Wednesday, September 28, 2016

Middle Grades Book Giveaway: The Littlest Bigfoot

The Littlest Bigfoot
by Jennifer Weiner
Aladdin
2016
ISBN: 9781481470742

I have 5  FREE copies of The Littlest Bigfoot up for grabs! For your chance to win a copy, simply post a comment to the blog. Please include your first name, city, state, and email contact. The deadline for posts is Wednesday, October 19 at noon MST. Winners will be chosen randomly by Randomizer. Check your email on October 19. Winners have 24 hours to respond to my  email. Books will ship from New York. Good luck and start posting!



Reviews

"A charming story about finding a safe place to let your freak flag fly." (People)

"Bestselling adult author Weiner (In Her Shoes) makes a winning children’s book debut with this witty story of outcasts coming together, first in a trilogy. . . .Well-drawn characters, high comedy, and an open-ended finale will leave readers eager for the next installment."

  (Publishers Weekly)

"Weiner writes an engaging tale that helps children to understand both bullying and the difficulties faced by people who in some way deviate from the norm. . . . Enchanting right up to the sequel-beckoning end."

  (Kirkus Reviews)

"A heartwarming tale about friendship and belonging that will resonate with those young readers who have ever struggled to fit in or find their place in the world."

  (School Library Journal)

"Bigfoot believers and non-believers alike will enjoy this story that focuses on the importance of friendship and acceptance amidst bullying, loneliness, and a lack of self-confidence."

  (School Library Connection)

"Plenty of youngsters—legendary creatures or not—will relate to this smartly crafted tale of appreciating your own quirks." (Bulletin of the Center of Children's Books)

Middle Grades Book Giveaway: The Littlest Bigfoot

The Littlest Bigfoot
by Jennifer Weiner
Aladdin
2016
ISBN: 9781481470742

I have 5  FREE copies of The Littlest Bigfoot up for grabs! For your chance to win a copy, simply post a comment to the blog. Please include your first name, city, state, and email contact. The deadline for posts is Wednesday, October 19 at noon MST. Winners will be chosen randomly by Randomizer. Check your email on October 19. Winners have 24 hours to respond to my  email. Books will ship from New York. Good luck and start posting!



Reviews

"A charming story about finding a safe place to let your freak flag fly." (People)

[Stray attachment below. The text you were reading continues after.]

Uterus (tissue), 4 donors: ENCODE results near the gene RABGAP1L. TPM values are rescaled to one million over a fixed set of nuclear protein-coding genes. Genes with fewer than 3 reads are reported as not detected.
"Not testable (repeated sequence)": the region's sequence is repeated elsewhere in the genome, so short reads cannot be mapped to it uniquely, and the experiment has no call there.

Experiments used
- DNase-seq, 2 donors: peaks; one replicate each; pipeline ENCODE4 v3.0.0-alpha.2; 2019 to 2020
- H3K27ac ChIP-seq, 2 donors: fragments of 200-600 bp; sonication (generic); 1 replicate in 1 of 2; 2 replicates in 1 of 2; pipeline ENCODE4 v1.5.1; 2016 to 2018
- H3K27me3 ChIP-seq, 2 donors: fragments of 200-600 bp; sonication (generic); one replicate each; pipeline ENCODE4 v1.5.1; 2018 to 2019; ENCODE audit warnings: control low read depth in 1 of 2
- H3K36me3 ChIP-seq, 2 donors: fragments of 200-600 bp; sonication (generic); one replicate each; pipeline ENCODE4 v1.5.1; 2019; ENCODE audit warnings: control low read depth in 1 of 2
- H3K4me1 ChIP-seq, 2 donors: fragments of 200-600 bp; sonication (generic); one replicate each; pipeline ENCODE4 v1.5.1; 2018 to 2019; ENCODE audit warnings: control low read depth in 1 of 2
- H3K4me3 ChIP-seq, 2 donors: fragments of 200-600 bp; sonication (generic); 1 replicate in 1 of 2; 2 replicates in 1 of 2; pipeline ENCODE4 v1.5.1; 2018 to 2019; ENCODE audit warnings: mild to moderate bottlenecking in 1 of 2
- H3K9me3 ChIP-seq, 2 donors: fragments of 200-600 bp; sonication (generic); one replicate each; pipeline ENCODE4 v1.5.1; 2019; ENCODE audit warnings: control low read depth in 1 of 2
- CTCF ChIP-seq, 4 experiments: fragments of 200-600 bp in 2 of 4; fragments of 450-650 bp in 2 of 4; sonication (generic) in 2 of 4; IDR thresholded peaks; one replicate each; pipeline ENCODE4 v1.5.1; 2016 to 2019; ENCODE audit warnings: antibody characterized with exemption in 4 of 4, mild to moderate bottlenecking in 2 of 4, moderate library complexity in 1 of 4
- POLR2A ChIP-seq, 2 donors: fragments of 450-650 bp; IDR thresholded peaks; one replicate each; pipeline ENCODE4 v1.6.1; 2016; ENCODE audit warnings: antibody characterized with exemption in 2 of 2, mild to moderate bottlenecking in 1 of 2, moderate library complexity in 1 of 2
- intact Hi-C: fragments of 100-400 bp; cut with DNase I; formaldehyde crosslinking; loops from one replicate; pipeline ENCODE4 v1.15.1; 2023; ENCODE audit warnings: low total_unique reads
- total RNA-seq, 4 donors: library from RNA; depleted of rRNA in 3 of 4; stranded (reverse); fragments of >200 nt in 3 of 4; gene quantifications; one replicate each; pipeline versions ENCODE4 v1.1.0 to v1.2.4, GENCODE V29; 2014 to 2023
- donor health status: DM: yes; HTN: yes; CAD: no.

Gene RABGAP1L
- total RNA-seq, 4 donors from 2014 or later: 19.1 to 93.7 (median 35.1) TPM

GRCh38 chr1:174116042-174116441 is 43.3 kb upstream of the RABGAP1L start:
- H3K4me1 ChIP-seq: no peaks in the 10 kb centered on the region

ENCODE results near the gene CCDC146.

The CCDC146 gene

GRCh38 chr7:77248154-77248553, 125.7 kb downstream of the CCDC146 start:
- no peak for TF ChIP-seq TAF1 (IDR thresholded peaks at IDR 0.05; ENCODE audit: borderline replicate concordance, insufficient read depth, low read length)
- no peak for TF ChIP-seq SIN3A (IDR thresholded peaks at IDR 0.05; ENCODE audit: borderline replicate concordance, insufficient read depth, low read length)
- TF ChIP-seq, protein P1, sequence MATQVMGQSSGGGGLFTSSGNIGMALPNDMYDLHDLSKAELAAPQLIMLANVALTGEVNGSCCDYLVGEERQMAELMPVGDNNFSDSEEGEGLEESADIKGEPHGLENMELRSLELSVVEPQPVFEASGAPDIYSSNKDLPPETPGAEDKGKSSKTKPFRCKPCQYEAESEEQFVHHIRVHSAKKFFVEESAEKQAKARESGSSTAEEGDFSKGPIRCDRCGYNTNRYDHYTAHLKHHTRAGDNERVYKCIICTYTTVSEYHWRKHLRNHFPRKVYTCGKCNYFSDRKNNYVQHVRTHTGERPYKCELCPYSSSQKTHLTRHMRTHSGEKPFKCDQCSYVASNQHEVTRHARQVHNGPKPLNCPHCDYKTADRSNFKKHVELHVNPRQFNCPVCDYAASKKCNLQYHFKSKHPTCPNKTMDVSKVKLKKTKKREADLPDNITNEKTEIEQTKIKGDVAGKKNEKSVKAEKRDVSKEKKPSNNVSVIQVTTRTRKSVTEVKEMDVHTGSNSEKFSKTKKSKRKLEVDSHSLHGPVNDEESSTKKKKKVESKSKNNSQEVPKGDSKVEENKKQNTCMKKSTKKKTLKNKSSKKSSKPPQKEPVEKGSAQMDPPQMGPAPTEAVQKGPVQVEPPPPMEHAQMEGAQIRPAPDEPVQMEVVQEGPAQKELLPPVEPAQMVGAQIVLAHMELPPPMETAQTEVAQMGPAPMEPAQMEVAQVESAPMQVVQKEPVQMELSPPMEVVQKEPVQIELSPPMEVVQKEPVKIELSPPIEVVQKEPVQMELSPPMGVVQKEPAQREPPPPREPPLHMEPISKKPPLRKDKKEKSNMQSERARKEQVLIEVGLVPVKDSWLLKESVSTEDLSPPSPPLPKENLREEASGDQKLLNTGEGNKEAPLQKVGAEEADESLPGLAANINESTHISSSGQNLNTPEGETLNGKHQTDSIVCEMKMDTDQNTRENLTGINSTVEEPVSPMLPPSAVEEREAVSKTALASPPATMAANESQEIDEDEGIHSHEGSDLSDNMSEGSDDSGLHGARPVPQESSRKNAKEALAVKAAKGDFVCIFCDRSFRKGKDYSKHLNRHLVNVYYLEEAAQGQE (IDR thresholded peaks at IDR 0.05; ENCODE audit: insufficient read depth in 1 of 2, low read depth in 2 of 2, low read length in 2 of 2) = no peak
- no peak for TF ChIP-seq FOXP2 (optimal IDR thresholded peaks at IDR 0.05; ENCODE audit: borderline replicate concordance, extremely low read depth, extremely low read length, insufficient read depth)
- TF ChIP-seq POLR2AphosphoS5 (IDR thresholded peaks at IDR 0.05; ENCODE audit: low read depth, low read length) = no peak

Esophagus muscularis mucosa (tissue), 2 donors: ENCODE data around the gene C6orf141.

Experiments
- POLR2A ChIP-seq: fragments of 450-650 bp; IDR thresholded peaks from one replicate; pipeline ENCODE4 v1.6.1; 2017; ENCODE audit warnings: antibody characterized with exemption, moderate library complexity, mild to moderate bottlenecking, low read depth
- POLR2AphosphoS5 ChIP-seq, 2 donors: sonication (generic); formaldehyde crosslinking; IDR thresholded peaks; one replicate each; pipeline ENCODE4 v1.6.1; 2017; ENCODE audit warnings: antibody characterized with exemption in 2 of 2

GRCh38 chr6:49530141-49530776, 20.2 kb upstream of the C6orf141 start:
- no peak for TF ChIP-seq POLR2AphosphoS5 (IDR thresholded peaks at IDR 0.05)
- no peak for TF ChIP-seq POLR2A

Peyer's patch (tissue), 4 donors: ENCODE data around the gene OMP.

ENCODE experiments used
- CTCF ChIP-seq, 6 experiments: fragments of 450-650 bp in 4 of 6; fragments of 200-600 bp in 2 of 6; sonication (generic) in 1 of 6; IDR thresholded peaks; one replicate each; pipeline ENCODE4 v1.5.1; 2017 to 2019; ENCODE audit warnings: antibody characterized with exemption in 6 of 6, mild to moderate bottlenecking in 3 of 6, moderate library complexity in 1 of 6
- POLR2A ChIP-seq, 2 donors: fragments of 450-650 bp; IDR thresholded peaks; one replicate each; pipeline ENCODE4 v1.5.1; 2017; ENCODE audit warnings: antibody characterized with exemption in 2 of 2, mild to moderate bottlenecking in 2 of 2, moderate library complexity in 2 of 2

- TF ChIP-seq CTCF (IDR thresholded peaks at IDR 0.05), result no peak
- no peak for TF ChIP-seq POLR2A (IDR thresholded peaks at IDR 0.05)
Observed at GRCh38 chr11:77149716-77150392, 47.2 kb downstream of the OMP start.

"Bestselling adult author Weiner (In Her Shoes) makes a winning children’s book debut with this witty story of outcasts coming together, first in a trilogy. . . .Well-drawn characters, high comedy, and an open-ended finale will leave readers eager for the next installment."

  (Publishers Weekly)

"Weiner writes an engaging tale that helps children to understand both bullying and the difficulties faced by people who in some way deviate from the norm. . . . Enchanting right up to the sequel-beckoning end."

  (Kirkus Reviews)

"A heartwarming tale about friendship and belonging that will resonate with those young readers who have ever struggled to fit in or find their place in the world."

  (School Library Journal)

"Bigfoot believers and non-believers alike will enjoy this story that focuses on the importance of friendship and acceptance amidst bullying, loneliness, and a lack of self-confidence."

  (School Library Connection)

"Plenty of youngsters—legendary creatures or not—will relate to this smartly crafted tale of appreciating your own quirks." (Bulletin of the Center of Children's Books)

Tuesday, September 27, 2016

Picture Book Pick: Are Pirates Polite?

Are Pirates Polite?
by Corinne Demas and Artemis Roehrig
Illustrations by David Catrow
Orchard Books
2016
40 pages
ISBN: 9780545628747

Available November 29, 2016

Vibrant illustrations and fun loving, raucous pirates paired with rhyming text makes this book a real keeper. Even though pirates plunder, fight, and are loud, they do share. Pirates use their manners according to this book.

Pirate manners include: knocking before entering a door, showing respect and being a good sport. There are twelve manners in all and they are listed for young readers on the last page.

So much fun! Any child who loves pirates and ships will love this gem of a story.

Highly recommended for all young sea-going lads and lasses. This is a great read to help instill manners and have that discussion about always eating with your mouth closed, saying "excuse me," sharing, and other polite behaviors.




Thursday, September 22, 2016

Stalking Jack the Ripper

Stalking Jack the Ripper
by Kerri Maniscalco
Jimmy Patterson Books
(Little, Brown and Company
2016
336 pages
ISBN: 9780316273497

Atmospheric, creepy, macabre and satisfying, Stalking Jack the Ripper is the first book (and it's a good one)  published by James Patterson's new children's  imprint Jimmy Patterson Books. Debut author Kerri Maniscalco gets the details right: the infamous London pea soup--the  fog, the eerily quiet streets, the hurried footsteps on cobblestones, the terror that stalks its victims in the dark ghettos of 1880's London, the seedy dens of inequity, the bloody cadavers, the gruesome murders, the creepy yet kind doctor uncle, the strong, young heroine with a mind of her own in a society  that says she can't be a doctor or study medicine and that says women should be wives and mothers, subservient to their men.